UVI KAWAI Vintage Legacy Brings Back Vintage ’80s Sounds

UVI has released KAWAI Vintage Legacy, a collection of 5 virtual instruments, based on vintage KAWAI gear from the 1980s.

Each of the included instruments takes inspiration from vintage KAWAI hardware, including the K1, K3, K4, K5, XD5 and R100. Each features its own individual sound and synthesis method, from the K1’s digital PCM waveforms to the K3’s hybrid analog approach, to the additive synthesis of the K5.


  • 4 synths and 1 drum module explore the vintage sounds of KAWAI
  • 1,400 presets deliver the authentic analog sounds of real hardware
  • Rich and charactered sounds – play, edit, layer, or design your own!

KAWAI Vintage Legacy Audio Demos:

Pricing and Availability:

KAWAI Vintage Legacy is available now with an intro price of $89 USD/€89 EUR through May 8th 2023 (normally $149 USD/€149 EUR).

13 thoughts on “UVI KAWAI Vintage Legacy Brings Back Vintage ’80s Sounds

  1. Still have my K1m, and love it. It’s a delicious string and pad machine, I don’t really bother with the cheesy pcm attack transients much though. I do regret selling the K 5000r, that thing had a character I’ve never been able to replace.

  2. I like seeing this appear. I had a K1II and a K5. The former was filterless and therefore kind of shrill (I EQ’d it a lot) and the K5 was additive before the processing power required reached a proper level. I still got good mileage from them. They just didn’t feel fully baked. Softsynth versions often smooth out the rough edges.

    I wish Kawai had gone just one step further with their synths. The K5000 was a winner that missed its best market window, but the rest just needed a v.2 or v.3 to be grand slams. UVI tends to offer their VERSION of a synth rather than going component-deep, but the demos sound like a good compromise for the price. No one else has been in a rush to emulate Kawai’s classics, so its good to see someone get to them. The K4 was a poor man’s D-50, but still very inviting to play.

  3. I agree with S-Trigger Dave. They create UIs that are inspired by the look of the originals. The sliders on the K4 are a good example. These look like great subtractive synths with modern features which use sounds from the synths and drum machines rather than recreating the additive engine of the K5 or modelling the analog filter of the K3. You are getting the authentic sound complete with the audio ouputs and whatever artifacts they may have added to the signal. They take inspiration from the past and do their own thing to create new sounds which I think is a cool approach.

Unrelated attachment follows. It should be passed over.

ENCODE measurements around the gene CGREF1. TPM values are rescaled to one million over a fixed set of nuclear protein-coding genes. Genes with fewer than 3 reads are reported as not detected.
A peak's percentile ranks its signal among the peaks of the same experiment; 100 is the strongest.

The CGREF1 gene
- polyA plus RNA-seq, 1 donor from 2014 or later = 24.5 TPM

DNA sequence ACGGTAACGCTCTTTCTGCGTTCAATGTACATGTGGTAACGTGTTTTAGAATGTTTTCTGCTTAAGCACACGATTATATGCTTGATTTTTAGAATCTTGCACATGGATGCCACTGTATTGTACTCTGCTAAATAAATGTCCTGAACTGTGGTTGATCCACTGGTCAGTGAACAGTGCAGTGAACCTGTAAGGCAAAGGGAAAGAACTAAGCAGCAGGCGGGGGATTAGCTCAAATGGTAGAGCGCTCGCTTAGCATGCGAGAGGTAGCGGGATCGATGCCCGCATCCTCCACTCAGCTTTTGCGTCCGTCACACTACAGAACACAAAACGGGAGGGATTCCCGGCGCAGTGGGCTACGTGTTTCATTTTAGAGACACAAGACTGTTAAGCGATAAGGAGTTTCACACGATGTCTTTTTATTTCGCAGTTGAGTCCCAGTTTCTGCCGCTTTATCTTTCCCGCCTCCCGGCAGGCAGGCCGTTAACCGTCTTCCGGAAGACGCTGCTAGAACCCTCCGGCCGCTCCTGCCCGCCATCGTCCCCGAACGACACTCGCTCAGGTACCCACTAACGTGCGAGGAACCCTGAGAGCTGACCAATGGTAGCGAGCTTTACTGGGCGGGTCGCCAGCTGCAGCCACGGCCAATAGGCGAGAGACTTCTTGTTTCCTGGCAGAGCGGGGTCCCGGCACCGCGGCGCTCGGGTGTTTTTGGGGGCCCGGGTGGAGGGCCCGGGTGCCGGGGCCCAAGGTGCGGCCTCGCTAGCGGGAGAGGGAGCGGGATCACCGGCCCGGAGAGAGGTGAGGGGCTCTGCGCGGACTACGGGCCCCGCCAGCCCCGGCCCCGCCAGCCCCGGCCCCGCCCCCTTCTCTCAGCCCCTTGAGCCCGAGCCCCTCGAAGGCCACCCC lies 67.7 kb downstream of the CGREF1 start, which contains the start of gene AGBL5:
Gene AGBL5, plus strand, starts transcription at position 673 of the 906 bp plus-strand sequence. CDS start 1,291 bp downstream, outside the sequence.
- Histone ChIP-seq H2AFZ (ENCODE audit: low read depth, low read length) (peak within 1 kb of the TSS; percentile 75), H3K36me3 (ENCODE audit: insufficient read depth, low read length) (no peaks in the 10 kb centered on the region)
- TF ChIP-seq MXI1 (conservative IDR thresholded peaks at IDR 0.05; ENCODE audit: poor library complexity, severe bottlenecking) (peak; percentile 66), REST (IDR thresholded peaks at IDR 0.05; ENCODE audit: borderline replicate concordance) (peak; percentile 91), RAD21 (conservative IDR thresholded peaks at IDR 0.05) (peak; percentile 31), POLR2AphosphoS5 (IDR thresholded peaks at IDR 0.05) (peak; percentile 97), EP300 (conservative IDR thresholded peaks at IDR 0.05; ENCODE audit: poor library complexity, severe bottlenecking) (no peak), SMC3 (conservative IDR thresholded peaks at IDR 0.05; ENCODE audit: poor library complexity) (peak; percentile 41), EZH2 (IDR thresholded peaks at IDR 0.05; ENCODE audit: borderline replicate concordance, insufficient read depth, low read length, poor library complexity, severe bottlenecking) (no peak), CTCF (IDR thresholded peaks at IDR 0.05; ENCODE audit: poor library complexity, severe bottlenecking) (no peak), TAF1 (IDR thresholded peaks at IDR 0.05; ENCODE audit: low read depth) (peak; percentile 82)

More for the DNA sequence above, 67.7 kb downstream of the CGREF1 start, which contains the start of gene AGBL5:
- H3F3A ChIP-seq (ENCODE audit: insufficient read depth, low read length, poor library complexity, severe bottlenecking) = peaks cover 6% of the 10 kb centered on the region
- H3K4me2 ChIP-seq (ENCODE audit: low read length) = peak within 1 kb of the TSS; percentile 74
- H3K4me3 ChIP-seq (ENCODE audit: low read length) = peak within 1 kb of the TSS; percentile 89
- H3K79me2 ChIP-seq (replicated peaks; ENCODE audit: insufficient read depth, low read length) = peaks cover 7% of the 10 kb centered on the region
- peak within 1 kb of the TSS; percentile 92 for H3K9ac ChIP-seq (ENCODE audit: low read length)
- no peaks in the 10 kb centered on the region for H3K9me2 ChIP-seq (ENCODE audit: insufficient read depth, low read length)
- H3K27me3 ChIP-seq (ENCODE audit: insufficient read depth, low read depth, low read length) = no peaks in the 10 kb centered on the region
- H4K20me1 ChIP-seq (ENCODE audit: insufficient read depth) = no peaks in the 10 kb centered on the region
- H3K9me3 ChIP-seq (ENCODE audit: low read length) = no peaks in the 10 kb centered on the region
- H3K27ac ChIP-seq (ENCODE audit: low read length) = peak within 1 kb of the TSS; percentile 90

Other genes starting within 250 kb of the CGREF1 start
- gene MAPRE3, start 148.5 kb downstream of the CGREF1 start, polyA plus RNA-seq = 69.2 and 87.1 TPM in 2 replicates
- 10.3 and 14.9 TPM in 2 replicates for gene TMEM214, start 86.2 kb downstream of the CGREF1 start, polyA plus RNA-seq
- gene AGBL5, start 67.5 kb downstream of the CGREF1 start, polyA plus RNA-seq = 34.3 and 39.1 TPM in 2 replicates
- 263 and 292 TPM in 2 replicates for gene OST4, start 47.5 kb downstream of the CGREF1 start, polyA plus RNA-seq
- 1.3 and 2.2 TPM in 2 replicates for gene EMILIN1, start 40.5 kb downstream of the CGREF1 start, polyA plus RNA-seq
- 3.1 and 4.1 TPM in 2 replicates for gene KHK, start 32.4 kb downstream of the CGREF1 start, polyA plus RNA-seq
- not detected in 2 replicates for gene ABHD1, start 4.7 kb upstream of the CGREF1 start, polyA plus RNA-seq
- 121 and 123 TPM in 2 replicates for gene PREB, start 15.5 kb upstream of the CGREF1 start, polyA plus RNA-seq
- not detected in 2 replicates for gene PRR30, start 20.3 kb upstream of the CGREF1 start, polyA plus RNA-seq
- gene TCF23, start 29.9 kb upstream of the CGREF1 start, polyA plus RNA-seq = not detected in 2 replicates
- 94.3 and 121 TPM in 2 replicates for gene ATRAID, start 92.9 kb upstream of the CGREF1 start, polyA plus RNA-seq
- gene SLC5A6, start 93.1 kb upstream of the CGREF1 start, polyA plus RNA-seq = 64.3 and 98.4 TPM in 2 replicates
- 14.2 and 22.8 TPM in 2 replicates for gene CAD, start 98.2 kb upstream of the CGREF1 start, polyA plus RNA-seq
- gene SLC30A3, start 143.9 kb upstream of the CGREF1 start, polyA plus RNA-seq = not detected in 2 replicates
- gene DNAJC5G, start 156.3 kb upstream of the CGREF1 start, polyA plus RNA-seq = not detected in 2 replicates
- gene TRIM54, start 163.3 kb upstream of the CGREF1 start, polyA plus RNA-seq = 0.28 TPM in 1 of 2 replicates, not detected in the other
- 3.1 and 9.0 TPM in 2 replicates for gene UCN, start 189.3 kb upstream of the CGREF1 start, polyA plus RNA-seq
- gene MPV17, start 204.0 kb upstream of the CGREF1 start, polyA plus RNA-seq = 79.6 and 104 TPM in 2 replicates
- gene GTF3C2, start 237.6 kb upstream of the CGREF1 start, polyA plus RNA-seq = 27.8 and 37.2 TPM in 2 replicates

I have some of their other libraries and they all work well and sound good. I love the old Kawai stuff so I’ll probably get this at some point.

  4. The K1ii was the first synth I ever bought, the XD5 the second, and I still have them both. Their value to me is more nostalgic than sonic, and spending another $89 to get the same sounds seems pretty silly. But I’ll probably do it anyway.

    1. There’s a lot of fun to be had here. I’ve owned a K1 and I’ve used this vst more in the past two days than I ever used my real K1. The R100u drum machine was a pleasant surprise. Very gritty and very useable.

    1. Just samples based on what I see on the UI in the video and from what I’ve experienced with UVI’s other work. They sample the heck out of the OG hardware and then create their own sample playback engine and UI to give users quick creative control over those samples. They aren’t striving to recreate the original synths in software.

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